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I have a custom web app and the file structure works like this:

/apps/calendar/frontend/index.php
/apps/calendar/frontend/view/index.php
/apps/calendar/backend/index.php
/apps/calendar/backend/edit/index.php
/apps/calendar/backend/add/index.php
/apps/calendar/backend/view/index.php

I'm trying to write a .htaccess file to help redirect the files so they cant see the 'real' path.

RewriteEngine on
RewriteCond %{REQUEST_URI} !^/admin
RewriteRule ^([^/\.]+)/(.*)/(.*)($|/$) /apps/$1/frontend/$2/$3 [NC,L]
RewriteRule ^([^/\.]+)/(.*)($|/$) /apps/$1/frontend/$2 [NC,L]
RewriteRule ^([^/\.]+)($|/$) /apps/$1/frontend/ [NC,L]

When I visit localhost/calendar it should map redirect to /apps/calendar/frontend/index.php. But when I visit localhost/calendar/add it gives me a 301 (permanent move) then shows the full page of localhost/apps/calendar/frontend/add/index.php in the console. Anyone got any ideas why this would happen? Or a better way around this? The apps might have heaps of sub-directories so, I'm not particularly keen on having a rule for ever subdirectory combination.

As you can see also I have a /admin path, which would load the /backend/ parts of the app. I would assuming I can do the similar code with the prefix of /admin?

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1 Answer 1

up vote 2 down vote accepted

This question might also be of your interest: Create blog post links similar to a folder structure.

Given that your .htaccess is located on the root folder of your domain /home/youraccount/public_html/.htaccess, it would look like this:

Options +FollowSymLinks -MultiViews

RewriteEngine On
RewriteBase /

RewriteCond %{REQUEST_URI} !^/(admin|apps) [NC]
RewriteCond %{DOCUMENT_ROOT}/apps/$1 -d
RewriteRule ^([^/]+)/?(|.*)$ /apps/$1/frontend/$2 [NC,L]

RewriteCond %{REQUEST_URI} !^/apps [NC]
RewriteCond %{DOCUMENT_ROOT}/apps/$1 -d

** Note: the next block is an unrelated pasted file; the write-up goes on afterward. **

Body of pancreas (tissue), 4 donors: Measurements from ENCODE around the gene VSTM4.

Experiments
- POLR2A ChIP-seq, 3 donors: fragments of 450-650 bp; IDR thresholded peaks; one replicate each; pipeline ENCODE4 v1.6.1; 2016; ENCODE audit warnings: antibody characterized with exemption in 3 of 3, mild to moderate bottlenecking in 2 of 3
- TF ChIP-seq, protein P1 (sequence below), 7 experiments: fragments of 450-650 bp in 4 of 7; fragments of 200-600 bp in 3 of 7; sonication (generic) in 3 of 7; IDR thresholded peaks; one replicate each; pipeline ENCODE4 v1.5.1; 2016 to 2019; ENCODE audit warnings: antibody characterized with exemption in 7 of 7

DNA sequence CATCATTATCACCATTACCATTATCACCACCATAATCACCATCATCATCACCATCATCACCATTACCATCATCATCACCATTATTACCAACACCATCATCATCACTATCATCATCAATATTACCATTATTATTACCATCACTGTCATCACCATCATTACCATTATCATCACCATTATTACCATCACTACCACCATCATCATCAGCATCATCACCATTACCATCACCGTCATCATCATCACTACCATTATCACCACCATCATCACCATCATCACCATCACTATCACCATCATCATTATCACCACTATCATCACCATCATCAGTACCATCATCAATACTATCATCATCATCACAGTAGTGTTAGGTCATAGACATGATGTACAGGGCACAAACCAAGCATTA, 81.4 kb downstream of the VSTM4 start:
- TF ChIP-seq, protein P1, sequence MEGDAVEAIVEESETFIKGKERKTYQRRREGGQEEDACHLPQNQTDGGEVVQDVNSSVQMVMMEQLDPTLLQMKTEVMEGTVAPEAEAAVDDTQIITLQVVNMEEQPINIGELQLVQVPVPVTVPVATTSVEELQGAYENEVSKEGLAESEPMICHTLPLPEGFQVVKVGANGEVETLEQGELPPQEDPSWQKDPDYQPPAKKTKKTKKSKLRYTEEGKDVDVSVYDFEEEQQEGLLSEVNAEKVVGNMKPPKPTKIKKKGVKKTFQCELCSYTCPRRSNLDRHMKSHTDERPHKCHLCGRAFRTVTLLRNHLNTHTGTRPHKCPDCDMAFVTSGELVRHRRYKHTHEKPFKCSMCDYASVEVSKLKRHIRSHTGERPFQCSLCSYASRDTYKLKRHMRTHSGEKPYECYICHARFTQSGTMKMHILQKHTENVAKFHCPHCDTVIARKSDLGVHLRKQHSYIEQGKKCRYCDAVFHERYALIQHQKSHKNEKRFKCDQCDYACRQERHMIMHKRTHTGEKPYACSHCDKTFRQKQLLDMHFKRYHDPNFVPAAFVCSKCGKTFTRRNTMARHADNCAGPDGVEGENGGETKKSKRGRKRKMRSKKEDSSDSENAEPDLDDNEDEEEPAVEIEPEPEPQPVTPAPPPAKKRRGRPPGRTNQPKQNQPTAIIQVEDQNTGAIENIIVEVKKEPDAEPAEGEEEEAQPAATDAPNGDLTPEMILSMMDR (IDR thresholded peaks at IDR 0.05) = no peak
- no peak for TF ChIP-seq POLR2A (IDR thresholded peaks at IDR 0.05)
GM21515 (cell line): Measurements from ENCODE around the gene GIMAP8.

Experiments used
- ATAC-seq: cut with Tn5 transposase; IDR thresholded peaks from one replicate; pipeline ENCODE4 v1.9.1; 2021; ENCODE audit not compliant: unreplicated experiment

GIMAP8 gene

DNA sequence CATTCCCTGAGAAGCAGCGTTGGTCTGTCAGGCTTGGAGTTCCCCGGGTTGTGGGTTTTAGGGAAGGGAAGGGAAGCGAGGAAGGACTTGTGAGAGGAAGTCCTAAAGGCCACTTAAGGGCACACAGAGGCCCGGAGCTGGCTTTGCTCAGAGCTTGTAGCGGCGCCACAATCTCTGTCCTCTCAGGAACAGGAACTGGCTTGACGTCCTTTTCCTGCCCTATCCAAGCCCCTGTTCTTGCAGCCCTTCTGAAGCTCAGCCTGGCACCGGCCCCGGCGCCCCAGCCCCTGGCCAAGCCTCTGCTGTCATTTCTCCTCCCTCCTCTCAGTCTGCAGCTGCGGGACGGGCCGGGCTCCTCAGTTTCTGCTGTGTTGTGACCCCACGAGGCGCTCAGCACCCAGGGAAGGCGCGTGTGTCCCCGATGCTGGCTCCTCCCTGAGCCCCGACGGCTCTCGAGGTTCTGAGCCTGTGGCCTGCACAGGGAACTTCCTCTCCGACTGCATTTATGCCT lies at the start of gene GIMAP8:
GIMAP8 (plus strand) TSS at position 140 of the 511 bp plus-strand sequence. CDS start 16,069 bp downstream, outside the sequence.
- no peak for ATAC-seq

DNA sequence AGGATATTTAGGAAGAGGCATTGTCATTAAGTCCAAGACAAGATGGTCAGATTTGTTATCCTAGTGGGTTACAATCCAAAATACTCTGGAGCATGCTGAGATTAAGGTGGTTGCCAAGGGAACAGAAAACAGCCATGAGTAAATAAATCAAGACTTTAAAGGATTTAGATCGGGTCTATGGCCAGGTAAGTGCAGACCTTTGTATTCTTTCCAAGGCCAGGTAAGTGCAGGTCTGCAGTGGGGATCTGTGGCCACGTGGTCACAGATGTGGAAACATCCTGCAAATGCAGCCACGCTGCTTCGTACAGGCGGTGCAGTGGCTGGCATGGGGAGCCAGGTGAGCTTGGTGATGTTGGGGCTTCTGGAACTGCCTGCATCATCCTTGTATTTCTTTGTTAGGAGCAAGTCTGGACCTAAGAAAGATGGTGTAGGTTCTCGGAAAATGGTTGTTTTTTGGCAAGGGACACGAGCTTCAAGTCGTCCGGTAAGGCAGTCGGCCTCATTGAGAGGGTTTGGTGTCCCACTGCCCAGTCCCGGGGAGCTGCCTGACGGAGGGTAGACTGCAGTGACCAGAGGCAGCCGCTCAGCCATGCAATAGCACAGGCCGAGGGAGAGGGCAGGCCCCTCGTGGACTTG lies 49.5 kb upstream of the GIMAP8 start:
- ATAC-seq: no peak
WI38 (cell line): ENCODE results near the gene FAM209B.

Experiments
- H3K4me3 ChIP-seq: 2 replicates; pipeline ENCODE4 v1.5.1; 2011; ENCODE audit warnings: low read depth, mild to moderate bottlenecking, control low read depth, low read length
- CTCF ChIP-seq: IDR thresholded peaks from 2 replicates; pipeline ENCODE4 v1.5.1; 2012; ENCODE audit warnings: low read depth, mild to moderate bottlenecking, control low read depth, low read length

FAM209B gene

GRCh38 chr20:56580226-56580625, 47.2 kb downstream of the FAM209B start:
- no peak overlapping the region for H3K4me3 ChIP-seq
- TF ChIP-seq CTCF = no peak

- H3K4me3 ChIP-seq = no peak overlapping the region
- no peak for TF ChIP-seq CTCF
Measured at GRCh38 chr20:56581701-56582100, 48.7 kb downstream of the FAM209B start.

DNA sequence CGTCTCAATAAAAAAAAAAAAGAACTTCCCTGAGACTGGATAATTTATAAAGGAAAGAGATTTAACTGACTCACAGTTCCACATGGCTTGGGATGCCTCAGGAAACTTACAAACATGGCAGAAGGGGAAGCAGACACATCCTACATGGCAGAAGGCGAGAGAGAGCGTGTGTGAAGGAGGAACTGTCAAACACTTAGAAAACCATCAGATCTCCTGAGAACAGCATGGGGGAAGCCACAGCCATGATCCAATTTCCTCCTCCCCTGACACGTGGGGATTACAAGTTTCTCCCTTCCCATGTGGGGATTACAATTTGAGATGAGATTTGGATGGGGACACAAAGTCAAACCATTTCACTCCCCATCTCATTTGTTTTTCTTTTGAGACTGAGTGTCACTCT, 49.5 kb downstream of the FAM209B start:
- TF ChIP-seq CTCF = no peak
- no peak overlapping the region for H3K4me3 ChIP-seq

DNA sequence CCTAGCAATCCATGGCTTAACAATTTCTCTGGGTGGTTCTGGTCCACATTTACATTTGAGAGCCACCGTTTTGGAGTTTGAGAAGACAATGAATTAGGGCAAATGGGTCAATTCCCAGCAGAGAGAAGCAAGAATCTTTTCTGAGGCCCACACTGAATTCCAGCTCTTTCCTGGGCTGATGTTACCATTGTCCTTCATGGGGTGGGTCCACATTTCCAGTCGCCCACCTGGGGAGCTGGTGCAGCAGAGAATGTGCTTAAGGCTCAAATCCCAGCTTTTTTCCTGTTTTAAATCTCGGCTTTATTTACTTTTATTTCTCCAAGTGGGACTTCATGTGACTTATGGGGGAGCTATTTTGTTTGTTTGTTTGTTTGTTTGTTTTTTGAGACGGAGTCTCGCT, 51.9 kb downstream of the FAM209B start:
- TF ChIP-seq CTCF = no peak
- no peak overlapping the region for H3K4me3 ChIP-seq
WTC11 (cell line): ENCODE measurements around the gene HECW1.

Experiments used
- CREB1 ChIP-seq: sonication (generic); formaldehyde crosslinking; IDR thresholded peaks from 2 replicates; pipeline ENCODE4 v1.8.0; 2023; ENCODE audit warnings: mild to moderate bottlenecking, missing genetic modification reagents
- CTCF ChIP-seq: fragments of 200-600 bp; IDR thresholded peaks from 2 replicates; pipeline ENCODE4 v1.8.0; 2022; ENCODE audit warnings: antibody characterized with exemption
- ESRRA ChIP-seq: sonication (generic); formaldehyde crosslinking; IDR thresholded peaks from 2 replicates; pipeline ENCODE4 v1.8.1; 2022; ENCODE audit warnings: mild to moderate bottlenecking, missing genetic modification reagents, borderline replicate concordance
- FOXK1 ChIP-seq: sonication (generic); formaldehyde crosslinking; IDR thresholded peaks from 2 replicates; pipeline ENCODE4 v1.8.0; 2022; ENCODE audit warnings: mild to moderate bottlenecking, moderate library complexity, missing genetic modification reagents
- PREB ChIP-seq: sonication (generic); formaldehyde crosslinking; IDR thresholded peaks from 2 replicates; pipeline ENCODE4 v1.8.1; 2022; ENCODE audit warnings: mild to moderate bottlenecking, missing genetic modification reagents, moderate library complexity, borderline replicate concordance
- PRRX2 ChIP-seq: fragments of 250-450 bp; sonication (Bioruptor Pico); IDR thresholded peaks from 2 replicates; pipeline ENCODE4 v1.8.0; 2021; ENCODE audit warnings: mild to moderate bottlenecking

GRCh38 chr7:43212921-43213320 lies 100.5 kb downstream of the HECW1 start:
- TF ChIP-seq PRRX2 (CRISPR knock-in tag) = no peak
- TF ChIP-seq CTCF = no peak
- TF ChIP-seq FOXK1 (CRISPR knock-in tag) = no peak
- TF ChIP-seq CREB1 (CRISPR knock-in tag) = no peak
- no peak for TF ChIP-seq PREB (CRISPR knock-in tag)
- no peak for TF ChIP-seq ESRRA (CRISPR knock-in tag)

RewriteRule ^admin/([^/]+)/?(|.*)$ /apps/$1/backend/$2 [NC,L]

Let's say the user access:

http://domain.com/calendar
http://domain.com/calendar/
http://domain.com/calendar/add

All the above would redirect to

/apps/calendar/frontend/index.php
/apps/calendar/frontend/index.php/
/apps/calendar/frontend/index.php/add

And the if the user access:

http://domain.com/calendar/admin
http://domain.com/calendar/admin/
http://domain.com/calendar/admin/add

It would go to:

/apps/calendar/backend/index.php
/apps/calendar/backend/index.php/
/apps/calendar/backend/index.php/add

So it would make index.php your controller for each end:

/apps/calendar/frontend/index.php
/apps/calendar/backend/index.php
share|improve this answer
    
Thanks.. Just some tweaks though to suit my app structure. The /frontend would be directly loaded by public users. While the /backend files are loaded via AJAX using $.load() inside pages of /admin. So it should be /admin/apps/calendar/index.php; /admin/apps/calendar/add –  Ourx Sep 27 '13 at 8:29
    
Sorry, also how can I allow the /index.php to load? Adding: RewriteCond %{REQUEST_URI} !^index.php [NC] to the conditions doesnt work for me. Any ideas? –  Ourx Sep 27 '13 at 8:35
    
/admin/apps/calendar/ but it would be accessed from http://domain.com/admin/calendar? With the current setup index.php would only show if you append it to the URL's on your HTML. –  Prix Sep 27 '13 at 8:50
    
Nice! Is it possible not to use a controller in /apps/calendar/frontend/index.php ? So if it were /calendar/add it would just redirect to /apps/calendar/frontend/add/index.php ? –  Ourx Sep 27 '13 at 9:05
    
Just an idea but try the update and see if that works like u want. –  Prix Sep 27 '13 at 9:08

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